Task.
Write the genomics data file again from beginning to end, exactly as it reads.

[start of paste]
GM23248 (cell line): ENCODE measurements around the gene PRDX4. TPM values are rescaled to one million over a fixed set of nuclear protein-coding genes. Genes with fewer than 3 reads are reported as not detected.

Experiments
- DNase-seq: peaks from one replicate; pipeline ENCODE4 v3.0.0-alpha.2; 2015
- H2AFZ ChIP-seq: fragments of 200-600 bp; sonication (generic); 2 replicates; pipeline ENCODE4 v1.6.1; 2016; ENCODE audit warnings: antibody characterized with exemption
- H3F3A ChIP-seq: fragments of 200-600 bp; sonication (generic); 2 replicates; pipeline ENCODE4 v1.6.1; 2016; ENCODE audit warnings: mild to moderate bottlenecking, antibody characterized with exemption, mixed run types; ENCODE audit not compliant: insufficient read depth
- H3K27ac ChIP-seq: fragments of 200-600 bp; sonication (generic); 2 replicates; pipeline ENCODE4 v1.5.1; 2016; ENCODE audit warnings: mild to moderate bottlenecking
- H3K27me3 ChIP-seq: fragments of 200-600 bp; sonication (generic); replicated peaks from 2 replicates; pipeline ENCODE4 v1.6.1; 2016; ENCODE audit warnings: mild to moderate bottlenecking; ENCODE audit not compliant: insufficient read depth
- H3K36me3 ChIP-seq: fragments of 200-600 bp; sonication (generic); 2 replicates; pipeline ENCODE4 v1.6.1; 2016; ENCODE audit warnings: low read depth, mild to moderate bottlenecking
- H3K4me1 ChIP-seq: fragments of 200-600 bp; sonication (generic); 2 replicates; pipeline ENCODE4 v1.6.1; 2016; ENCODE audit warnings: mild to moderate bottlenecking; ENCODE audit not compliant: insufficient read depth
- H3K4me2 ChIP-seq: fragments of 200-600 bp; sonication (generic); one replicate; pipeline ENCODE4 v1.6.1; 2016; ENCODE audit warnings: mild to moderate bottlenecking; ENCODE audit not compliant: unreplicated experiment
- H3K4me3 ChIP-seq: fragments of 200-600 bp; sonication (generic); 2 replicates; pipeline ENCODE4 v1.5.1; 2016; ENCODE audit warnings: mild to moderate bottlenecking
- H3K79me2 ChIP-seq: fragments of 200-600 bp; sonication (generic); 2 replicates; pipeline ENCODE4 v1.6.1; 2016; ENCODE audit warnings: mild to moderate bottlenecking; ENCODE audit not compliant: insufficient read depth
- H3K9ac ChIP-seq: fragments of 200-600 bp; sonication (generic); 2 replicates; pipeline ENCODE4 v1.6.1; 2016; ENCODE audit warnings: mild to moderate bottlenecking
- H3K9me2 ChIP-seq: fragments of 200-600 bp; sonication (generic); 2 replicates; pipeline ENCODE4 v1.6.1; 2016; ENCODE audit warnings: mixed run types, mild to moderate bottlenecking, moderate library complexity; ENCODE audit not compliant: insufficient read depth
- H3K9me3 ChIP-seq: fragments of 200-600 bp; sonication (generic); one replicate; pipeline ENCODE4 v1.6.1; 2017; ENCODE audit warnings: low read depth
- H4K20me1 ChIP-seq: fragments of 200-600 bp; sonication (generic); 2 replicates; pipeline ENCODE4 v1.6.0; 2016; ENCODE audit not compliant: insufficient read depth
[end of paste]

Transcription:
GM23248 (cell line): ENCODE measurements around the gene PRDX4. TPM values are rescaled to one million over a fixed set of nuclear protein-coding genes. Genes with fewer than 3 reads are reported as not detected.

Experiments
- DNase-seq: peaks from one replicate; pipeline ENCODE4 v3.0.0-alpha.2; 2015
- H2AFZ ChIP-seq: fragments of 200-600 bp; sonication (generic); 2 replicates; pipeline ENCODE4 v1.6.1; 2016; ENCODE audit warnings: antibody characterized with exemption
- H3F3A ChIP-seq: fragments of 200-600 bp; sonication (generic); 2 replicates; pipeline ENCODE4 v1.6.1; 2016; ENCODE audit warnings: mild to moderate bottlenecking, antibody characterized with exemption, mixed run types; ENCODE audit not compliant: insufficient read depth
- H3K27ac ChIP-seq: fragments of 200-600 bp; sonication (generic); 2 replicates; pipeline ENCODE4 v1.5.1; 2016; ENCODE audit warnings: mild to moderate bottlenecking
- H3K27me3 ChIP-seq: fragments of 200-600 bp; sonication (generic); replicated peaks from 2 replicates; pipeline ENCODE4 v1.6.1; 2016; ENCODE audit warnings: mild to moderate bottlenecking; ENCODE audit not compliant: insufficient read depth
- H3K36me3 ChIP-seq: fragments of 200-600 bp; sonication (generic); 2 replicates; pipeline ENCODE4 v1.6.1; 2016; ENCODE audit warnings: low read depth, mild to moderate bottlenecking
- H3K4me1 ChIP-seq: fragments of 200-600 bp; sonication (generic); 2 replicates; pipeline ENCODE4 v1.6.1; 2016; ENCODE audit warnings: mild to moderate bottlenecking; ENCODE audit not compliant: insufficient read depth
- H3K4me2 ChIP-seq: fragments of 200-600 bp; sonication (generic); one replicate; pipeline ENCODE4 v1.6.1; 2016; ENCODE audit warnings: mild to moderate bottlenecking; ENCODE audit not compliant: unreplicated experiment
- H3K4me3 ChIP-seq: fragments of 200-600 bp; sonication (generic); 2 replicates; pipeline ENCODE4 v1.5.1; 2016; ENCODE audit warnings: mild to moderate bottlenecking
- H3K79me2 ChIP-seq: fragments of 200-600 bp; sonication (generic); 2 replicates; pipeline ENCODE4 v1.6.1; 2016; ENCODE audit warnings: mild to moderate bottlenecking; ENCODE audit not compliant: insufficient read depth
- H3K9ac ChIP-seq: fragments of 200-600 bp; sonication (generic); 2 replicates; pipeline ENCODE4 v1.6.1; 2016; ENCODE audit warnings: mild to moderate bottlenecking
- H3K9me2 ChIP-seq: fragments of 200-600 bp; sonication (generic); 2 replicates; pipeline ENCODE4 v1.6.1; 2016; ENCODE audit warnings: mixed run types, mild to moderate bottlenecking, moderate library complexity; ENCODE audit not compliant: insufficient read depth
- H3K9me3 ChIP-seq: fragments of 200-600 bp; sonication (generic); one replicate; pipeline ENCODE4 v1.6.1; 2017; ENCODE audit warnings: low read depth
- H4K20me1 ChIP-seq: fragments of 200-600 bp; sonication (generic); 2 replicates; pipeline ENCODE4 v1.6.0; 2016; ENCODE audit not compliant: insufficient read depth